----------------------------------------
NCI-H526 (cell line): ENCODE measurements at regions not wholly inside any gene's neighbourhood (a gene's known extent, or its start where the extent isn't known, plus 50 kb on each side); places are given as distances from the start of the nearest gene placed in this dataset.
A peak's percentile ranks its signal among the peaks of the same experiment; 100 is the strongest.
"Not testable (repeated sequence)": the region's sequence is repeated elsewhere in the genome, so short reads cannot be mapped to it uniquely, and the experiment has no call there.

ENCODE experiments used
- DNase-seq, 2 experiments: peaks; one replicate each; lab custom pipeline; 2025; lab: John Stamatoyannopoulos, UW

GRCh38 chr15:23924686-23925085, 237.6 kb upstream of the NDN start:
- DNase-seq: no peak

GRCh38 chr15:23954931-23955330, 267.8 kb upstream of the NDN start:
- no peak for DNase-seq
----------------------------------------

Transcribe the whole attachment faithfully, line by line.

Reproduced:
NCI-H526 (cell line): ENCODE measurements at regions not wholly inside any gene's neighbourhood (a gene's known extent, or its start where the extent isn't known, plus 50 kb on each side); places are given as distances from the start of the nearest gene placed in this dataset.
A peak's percentile ranks its signal among the peaks of the same experiment; 100 is the strongest.
"Not testable (repeated sequence)": the region's sequence is repeated elsewhere in the genome, so short reads cannot be mapped to it uniquely, and the experiment has no call there.

ENCODE experiments used
- DNase-seq, 2 experiments: peaks; one replicate each; lab custom pipeline; 2025; lab: John Stamatoyannopoulos, UW

GRCh38 chr15:23924686-23925085, 237.6 kb upstream of the NDN start:
- DNase-seq: no peak

GRCh38 chr15:23954931-23955330, 267.8 kb upstream of the NDN start:
- no peak for DNase-seq